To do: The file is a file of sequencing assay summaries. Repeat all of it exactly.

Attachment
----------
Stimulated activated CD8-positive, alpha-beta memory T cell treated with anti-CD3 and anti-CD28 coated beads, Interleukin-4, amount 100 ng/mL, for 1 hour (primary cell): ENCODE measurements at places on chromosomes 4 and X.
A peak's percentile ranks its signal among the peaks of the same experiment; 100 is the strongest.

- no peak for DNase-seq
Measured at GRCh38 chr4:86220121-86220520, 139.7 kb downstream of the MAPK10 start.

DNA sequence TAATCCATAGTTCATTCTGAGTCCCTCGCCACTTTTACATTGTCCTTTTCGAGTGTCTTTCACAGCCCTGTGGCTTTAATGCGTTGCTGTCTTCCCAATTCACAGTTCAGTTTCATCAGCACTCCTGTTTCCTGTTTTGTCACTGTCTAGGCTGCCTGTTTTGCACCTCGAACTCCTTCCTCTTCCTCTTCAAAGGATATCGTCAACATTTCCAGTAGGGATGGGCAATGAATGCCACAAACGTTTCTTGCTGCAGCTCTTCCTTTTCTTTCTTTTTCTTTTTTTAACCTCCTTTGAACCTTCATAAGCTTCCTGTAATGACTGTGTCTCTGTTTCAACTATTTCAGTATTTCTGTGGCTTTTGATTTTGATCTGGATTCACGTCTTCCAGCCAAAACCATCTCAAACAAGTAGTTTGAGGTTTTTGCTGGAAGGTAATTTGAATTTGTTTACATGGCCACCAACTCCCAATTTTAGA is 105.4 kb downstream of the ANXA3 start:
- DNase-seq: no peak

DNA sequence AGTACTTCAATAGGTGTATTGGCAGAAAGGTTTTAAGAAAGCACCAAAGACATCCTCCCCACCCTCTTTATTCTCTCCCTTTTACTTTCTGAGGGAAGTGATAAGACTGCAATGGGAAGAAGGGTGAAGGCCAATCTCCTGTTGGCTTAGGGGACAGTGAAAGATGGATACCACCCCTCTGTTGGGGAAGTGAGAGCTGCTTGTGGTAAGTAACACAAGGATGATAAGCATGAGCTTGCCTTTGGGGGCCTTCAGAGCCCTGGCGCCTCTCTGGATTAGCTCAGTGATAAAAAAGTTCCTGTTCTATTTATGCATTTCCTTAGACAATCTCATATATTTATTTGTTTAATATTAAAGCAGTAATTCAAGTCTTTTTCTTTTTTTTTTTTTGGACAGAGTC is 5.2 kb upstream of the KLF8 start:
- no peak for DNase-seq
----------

Stimulated activated CD8-positive, alpha-beta memory T cell treated with anti-CD3 and anti-CD28 coated beads, Interleukin-4, amount 100 ng/mL, for 1 hour (primary cell): ENCODE measurements at places on chromosomes 4 and X.
A peak's percentile ranks its signal among the peaks of the same experiment; 100 is the strongest.

- no peak for DNase-seq
Measured at GRCh38 chr4:86220121-86220520, 139.7 kb downstream of the MAPK10 start.

DNA sequence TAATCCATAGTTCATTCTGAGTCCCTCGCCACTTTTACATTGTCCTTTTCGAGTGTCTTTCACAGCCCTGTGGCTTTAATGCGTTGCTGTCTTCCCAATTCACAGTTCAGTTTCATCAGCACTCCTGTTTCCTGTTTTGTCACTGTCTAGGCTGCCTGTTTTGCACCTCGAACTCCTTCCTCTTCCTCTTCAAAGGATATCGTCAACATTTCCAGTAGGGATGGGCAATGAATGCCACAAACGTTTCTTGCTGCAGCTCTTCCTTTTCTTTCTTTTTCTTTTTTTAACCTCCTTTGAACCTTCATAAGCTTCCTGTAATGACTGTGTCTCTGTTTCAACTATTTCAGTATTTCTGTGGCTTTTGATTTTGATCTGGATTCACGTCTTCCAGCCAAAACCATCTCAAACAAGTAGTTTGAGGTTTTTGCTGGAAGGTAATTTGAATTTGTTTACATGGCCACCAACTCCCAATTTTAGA is 105.4 kb downstream of the ANXA3 start:
- DNase-seq: no peak

DNA sequence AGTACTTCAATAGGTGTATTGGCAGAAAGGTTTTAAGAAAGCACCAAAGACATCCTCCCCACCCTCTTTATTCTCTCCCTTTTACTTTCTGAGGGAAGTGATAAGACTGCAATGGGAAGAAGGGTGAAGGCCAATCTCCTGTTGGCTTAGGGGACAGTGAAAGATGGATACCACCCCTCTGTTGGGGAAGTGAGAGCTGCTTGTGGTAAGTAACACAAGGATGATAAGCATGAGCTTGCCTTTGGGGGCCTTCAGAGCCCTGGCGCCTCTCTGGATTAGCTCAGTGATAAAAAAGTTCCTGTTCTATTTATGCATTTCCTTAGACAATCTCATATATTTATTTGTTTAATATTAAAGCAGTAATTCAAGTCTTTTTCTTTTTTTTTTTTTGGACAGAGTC is 5.2 kb upstream of the KLF8 start:
- no peak for DNase-seq